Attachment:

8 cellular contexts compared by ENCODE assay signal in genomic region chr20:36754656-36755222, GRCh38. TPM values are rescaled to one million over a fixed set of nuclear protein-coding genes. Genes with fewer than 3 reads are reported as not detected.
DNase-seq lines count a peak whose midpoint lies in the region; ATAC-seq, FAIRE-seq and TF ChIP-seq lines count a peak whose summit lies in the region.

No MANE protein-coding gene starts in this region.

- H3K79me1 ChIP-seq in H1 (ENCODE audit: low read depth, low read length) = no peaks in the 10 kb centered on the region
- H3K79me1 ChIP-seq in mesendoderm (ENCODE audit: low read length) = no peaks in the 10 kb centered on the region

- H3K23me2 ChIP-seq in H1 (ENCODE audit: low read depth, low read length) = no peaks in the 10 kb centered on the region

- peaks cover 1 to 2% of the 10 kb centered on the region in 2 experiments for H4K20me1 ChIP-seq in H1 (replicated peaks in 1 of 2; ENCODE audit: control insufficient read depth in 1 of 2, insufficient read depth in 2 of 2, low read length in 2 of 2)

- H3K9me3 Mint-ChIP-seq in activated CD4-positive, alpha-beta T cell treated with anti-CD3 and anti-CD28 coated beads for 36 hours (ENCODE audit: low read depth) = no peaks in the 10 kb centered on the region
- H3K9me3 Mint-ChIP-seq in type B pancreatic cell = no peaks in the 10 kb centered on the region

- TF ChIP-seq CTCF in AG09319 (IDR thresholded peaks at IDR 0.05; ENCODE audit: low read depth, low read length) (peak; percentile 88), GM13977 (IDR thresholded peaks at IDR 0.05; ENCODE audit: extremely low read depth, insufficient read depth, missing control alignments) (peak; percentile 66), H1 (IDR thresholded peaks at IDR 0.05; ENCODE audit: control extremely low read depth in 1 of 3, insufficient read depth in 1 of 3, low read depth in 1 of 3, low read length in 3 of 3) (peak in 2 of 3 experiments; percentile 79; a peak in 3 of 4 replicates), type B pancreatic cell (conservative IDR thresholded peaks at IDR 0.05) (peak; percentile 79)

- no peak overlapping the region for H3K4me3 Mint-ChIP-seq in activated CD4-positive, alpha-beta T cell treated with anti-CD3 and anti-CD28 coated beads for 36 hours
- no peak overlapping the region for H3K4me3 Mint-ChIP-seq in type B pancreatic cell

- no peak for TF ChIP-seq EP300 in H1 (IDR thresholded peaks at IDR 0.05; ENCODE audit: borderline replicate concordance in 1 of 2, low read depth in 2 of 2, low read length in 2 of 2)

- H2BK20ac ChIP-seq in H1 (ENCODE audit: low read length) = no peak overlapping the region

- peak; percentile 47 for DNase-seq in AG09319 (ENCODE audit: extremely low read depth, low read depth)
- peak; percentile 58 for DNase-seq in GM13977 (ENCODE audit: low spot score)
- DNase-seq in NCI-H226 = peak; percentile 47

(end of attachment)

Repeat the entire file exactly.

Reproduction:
8 cellular contexts compared by ENCODE assay signal in genomic region chr20:36754656-36755222, GRCh38. TPM values are rescaled to one million over a fixed set of nuclear protein-coding genes. Genes with fewer than 3 reads are reported as not detected.
DNase-seq lines count a peak whose midpoint lies in the region; ATAC-seq, FAIRE-seq and TF ChIP-seq lines count a peak whose summit lies in the region.

No MANE protein-coding gene starts in this region.

- H3K79me1 ChIP-seq in H1 (ENCODE audit: low read depth, low read length) = no peaks in the 10 kb centered on the region
- H3K79me1 ChIP-seq in mesendoderm (ENCODE audit: low read length) = no peaks in the 10 kb centered on the region

- H3K23me2 ChIP-seq in H1 (ENCODE audit: low read depth, low read length) = no peaks in the 10 kb centered on the region

- peaks cover 1 to 2% of the 10 kb centered on the region in 2 experiments for H4K20me1 ChIP-seq in H1 (replicated peaks in 1 of 2; ENCODE audit: control insufficient read depth in 1 of 2, insufficient read depth in 2 of 2, low read length in 2 of 2)

- H3K9me3 Mint-ChIP-seq in activated CD4-positive, alpha-beta T cell treated with anti-CD3 and anti-CD28 coated beads for 36 hours (ENCODE audit: low read depth) = no peaks in the 10 kb centered on the region
- H3K9me3 Mint-ChIP-seq in type B pancreatic cell = no peaks in the 10 kb centered on the region

- TF ChIP-seq CTCF in AG09319 (IDR thresholded peaks at IDR 0.05; ENCODE audit: low read depth, low read length) (peak; percentile 88), GM13977 (IDR thresholded peaks at IDR 0.05; ENCODE audit: extremely low read depth, insufficient read depth, missing control alignments) (peak; percentile 66), H1 (IDR thresholded peaks at IDR 0.05; ENCODE audit: control extremely low read depth in 1 of 3, insufficient read depth in 1 of 3, low read depth in 1 of 3, low read length in 3 of 3) (peak in 2 of 3 experiments; percentile 79; a peak in 3 of 4 replicates), type B pancreatic cell (conservative IDR thresholded peaks at IDR 0.05) (peak; percentile 79)

- no peak overlapping the region for H3K4me3 Mint-ChIP-seq in activated CD4-positive, alpha-beta T cell treated with anti-CD3 and anti-CD28 coated beads for 36 hours
- no peak overlapping the region for H3K4me3 Mint-ChIP-seq in type B pancreatic cell

- no peak for TF ChIP-seq EP300 in H1 (IDR thresholded peaks at IDR 0.05; ENCODE audit: borderline replicate concordance in 1 of 2, low read depth in 2 of 2, low read length in 2 of 2)

- H2BK20ac ChIP-seq in H1 (ENCODE audit: low read length) = no peak overlapping the region

- peak; percentile 47 for DNase-seq in AG09319 (ENCODE audit: extremely low read depth, low read depth)
- peak; percentile 58 for DNase-seq in GM13977 (ENCODE audit: low spot score)
- DNase-seq in NCI-H226 = peak; percentile 47